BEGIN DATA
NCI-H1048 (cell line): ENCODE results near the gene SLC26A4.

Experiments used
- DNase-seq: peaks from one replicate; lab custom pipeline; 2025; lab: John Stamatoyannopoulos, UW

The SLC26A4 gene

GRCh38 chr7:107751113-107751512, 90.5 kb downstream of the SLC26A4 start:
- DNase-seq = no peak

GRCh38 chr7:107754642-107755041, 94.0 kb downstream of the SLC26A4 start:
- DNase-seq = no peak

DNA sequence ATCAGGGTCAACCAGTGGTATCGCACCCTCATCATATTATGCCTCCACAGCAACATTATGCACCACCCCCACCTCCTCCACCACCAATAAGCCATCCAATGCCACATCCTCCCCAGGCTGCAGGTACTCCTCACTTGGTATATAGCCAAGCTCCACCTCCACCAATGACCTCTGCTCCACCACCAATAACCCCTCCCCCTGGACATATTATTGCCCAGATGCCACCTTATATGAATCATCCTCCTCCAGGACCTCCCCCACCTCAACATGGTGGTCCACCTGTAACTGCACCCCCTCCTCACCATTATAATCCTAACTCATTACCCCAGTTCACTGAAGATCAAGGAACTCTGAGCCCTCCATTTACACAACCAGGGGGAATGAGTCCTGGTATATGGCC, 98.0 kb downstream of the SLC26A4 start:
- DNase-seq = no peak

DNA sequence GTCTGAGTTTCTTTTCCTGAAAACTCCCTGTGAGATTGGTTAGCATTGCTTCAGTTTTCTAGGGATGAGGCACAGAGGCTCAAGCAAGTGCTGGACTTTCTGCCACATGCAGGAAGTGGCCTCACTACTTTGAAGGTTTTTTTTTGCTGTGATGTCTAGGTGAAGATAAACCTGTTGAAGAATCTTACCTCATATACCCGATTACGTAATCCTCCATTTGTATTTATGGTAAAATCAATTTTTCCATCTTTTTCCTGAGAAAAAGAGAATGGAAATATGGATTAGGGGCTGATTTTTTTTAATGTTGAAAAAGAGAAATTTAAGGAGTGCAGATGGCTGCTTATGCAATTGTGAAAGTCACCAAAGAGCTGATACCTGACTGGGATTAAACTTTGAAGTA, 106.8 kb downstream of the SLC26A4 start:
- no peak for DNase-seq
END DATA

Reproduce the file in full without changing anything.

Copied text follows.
NCI-H1048 (cell line): ENCODE results near the gene SLC26A4.

Experiments used
- DNase-seq: peaks from one replicate; lab custom pipeline; 2025; lab: John Stamatoyannopoulos, UW

The SLC26A4 gene

GRCh38 chr7:107751113-107751512, 90.5 kb downstream of the SLC26A4 start:
- DNase-seq = no peak

GRCh38 chr7:107754642-107755041, 94.0 kb downstream of the SLC26A4 start:
- DNase-seq = no peak

DNA sequence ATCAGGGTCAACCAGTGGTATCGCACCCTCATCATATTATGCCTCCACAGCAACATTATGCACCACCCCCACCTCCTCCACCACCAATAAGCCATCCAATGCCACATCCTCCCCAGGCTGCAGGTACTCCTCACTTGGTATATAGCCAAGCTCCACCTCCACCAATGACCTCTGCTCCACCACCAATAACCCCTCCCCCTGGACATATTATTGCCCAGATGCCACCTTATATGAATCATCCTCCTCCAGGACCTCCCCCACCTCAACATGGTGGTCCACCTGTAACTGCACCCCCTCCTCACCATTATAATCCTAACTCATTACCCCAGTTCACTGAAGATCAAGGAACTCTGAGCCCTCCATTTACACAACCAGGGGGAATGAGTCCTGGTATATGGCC, 98.0 kb downstream of the SLC26A4 start:
- DNase-seq = no peak

DNA sequence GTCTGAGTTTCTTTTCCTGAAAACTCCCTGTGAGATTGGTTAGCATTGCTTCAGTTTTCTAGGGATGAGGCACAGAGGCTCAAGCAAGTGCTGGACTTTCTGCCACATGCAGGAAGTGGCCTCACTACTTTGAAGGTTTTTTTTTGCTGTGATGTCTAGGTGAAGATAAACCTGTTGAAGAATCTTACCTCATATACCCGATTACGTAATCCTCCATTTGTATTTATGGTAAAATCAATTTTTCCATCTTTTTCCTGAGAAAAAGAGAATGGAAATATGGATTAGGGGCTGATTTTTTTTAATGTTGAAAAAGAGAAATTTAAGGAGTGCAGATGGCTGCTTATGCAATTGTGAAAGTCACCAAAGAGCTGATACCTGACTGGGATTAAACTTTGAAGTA, 106.8 kb downstream of the SLC26A4 start:
- no peak for DNase-seq